Individual variation in neural correlates of sadness in children: A twin fMRI study

Authors

  • Catherine Côté,

    1. Program in Biomedical Sciences, Faculty of Medicine, University of Montreal, Montreal, Canada
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  • Mario Beauregard,

    1. Department of Radiology, Faculty of Medicine, Centre de Recherche en Neuropsychologie Expérimentale et Cognition (CERNEC), Department of Psychology, Centre de Recherche en Sciences Neurologiques (CRSN), Faculty of Arts and Sciences, University of Montreal, Montreal, Canada, and Centre de Recherche, Institut Universitaire de Gériatrie de Montréal (CRIUGM), Montreal, Canada
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  • Alain Girard,

    1. Faculty of Arts and Sciences, University of Montreal, Montreal, Canada
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  • Boualem Mensour,

    1. Department of Radiology, Centre Hospitalier de l'Université de Montréal (CHUM), Notre-Dame Hospital, Montreal, Canada
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  • Adham Mancini-Marïe,

    1. Program in Biomedical Sciences, Faculty of Medicine, University of Montreal, Montreal, Canada, and Fernand-Seguin Research Center, Louis-H. Lafontaine Hospital, Montreal, Canada
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  • Daniel Pérusse

    Corresponding author
    1. Department of Psychiatry, Faculty of Medicine, Department of Anthropology, Faculty of Arts and Sciences, and Centre de Recherche en Neuropsychologie Expérimentale et Cognition (CERNEC), Department of Psychology, University of Montreal, Montreal, Canada, and Ste. Justine Hospital Research Centre, Ste. Justine Hospital, Montreal, Canada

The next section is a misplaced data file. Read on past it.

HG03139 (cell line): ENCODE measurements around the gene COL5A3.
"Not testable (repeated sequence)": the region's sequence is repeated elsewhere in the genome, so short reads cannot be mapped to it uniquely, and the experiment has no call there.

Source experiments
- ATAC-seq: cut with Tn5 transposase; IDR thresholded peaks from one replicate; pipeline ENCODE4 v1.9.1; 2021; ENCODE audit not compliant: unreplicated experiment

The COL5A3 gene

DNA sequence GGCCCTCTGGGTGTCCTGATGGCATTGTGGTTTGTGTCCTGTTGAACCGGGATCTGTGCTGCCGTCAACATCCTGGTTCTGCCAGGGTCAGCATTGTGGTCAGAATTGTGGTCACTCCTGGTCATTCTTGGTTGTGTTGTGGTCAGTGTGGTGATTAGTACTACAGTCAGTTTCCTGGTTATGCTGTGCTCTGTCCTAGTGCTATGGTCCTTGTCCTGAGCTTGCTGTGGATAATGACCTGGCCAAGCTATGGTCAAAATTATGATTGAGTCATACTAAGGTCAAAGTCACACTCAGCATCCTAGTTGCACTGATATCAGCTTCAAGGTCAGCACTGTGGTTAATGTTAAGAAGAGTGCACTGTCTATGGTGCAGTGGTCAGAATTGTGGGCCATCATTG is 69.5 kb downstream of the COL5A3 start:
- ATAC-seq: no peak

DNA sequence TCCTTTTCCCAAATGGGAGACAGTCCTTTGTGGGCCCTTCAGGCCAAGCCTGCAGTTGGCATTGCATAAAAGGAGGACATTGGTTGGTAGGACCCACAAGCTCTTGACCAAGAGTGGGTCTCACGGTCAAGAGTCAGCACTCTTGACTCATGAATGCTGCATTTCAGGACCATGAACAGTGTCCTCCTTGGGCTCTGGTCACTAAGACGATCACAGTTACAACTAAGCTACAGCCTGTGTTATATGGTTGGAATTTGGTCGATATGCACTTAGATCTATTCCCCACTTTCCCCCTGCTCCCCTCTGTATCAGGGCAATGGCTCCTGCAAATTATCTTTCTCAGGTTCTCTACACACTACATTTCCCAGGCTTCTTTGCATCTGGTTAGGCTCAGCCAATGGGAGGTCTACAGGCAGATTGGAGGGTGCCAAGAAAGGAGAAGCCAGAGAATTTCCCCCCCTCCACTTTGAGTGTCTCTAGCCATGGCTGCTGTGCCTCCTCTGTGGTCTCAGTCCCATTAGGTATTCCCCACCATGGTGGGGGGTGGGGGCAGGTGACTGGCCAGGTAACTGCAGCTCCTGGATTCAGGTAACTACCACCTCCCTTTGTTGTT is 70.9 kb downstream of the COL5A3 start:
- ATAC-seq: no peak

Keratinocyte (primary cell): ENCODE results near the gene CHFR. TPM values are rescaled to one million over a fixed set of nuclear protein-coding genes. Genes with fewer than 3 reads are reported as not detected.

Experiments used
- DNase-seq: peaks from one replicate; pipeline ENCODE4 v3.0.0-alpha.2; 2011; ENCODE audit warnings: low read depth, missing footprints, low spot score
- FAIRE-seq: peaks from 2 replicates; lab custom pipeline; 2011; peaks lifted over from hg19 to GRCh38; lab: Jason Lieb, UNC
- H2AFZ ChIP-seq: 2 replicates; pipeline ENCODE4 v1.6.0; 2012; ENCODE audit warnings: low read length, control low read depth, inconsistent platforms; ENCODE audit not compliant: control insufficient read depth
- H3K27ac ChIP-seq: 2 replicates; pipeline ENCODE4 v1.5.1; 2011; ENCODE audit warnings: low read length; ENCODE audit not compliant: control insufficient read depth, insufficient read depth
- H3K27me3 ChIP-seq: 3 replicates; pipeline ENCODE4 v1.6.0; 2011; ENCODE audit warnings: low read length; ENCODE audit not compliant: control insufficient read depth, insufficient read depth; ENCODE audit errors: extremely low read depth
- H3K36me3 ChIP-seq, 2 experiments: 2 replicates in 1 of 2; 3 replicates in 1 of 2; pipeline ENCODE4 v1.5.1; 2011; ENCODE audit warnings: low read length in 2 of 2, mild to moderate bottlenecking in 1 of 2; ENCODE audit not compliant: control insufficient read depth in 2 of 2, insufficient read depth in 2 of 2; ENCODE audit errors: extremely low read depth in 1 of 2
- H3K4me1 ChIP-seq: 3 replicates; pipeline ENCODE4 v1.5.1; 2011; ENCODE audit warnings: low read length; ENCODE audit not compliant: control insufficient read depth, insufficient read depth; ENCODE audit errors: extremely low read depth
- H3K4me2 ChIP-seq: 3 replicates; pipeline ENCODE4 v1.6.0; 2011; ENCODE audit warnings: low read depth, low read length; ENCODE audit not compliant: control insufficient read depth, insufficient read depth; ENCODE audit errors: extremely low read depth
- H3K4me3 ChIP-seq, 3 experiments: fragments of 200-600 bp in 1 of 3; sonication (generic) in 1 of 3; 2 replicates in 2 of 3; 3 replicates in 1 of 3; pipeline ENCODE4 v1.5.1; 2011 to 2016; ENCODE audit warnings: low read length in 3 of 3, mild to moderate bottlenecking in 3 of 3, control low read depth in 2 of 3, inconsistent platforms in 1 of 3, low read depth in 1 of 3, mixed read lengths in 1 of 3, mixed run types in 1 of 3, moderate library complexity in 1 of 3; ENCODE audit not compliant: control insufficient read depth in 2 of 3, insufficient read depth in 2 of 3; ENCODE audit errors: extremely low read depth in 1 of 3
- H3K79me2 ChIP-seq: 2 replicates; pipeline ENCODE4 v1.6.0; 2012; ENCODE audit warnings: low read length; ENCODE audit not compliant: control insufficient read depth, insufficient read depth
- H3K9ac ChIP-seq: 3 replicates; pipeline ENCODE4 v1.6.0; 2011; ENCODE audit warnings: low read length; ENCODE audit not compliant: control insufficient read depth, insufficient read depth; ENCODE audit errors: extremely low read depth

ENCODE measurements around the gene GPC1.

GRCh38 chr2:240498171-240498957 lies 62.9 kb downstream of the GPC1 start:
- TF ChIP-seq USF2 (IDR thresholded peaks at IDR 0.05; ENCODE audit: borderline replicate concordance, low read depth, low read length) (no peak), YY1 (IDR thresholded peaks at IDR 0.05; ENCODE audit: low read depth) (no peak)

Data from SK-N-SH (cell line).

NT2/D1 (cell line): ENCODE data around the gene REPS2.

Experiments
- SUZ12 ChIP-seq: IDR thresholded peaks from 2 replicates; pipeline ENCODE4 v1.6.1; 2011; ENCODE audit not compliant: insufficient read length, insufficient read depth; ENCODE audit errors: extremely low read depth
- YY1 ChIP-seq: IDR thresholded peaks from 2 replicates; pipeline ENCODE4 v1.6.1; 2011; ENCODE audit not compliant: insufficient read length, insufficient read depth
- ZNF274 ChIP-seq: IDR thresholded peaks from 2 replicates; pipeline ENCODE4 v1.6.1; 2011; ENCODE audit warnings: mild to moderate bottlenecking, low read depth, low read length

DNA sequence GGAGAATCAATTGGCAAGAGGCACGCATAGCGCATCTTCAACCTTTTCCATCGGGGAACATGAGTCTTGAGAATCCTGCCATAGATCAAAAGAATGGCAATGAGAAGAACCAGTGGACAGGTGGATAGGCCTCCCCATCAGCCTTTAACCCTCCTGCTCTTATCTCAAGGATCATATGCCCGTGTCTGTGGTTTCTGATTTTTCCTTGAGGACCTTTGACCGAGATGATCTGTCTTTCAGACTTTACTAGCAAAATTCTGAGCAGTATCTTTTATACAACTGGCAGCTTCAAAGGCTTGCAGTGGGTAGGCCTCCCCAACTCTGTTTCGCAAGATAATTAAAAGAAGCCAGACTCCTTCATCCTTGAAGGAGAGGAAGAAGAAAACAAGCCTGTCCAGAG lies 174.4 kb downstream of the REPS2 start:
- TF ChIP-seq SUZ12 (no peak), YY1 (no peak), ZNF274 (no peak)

• C.P. 6128, Succursale Centre-Ville, Montreal, Quebec, Canada H3C 3J7
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Abstract

Functional neuroimaging studies show substantial individual variation in brain activation accompanying the experience of emotion, including sadness. Here we used functional magnetic resonance imaging (fMRI) in 104 pairs of 8-year-old twins (47 MZ, 57 DZ) to assess genetic-environmental contributions to individual differences in neural activation in two prefrontal cortex (PFC) areas previously shown to be involved in sadness. No genetic effects were found for any area, individual environmental factors entirely accounting for individual variation in brain activation related to sadness. Sadness being the prevailing mood in depression, these findings may be of relevance to the etiology of childhood depressive disorders. Hum Brain Mapp 2007. © 2007 Wiley-Liss, Inc.

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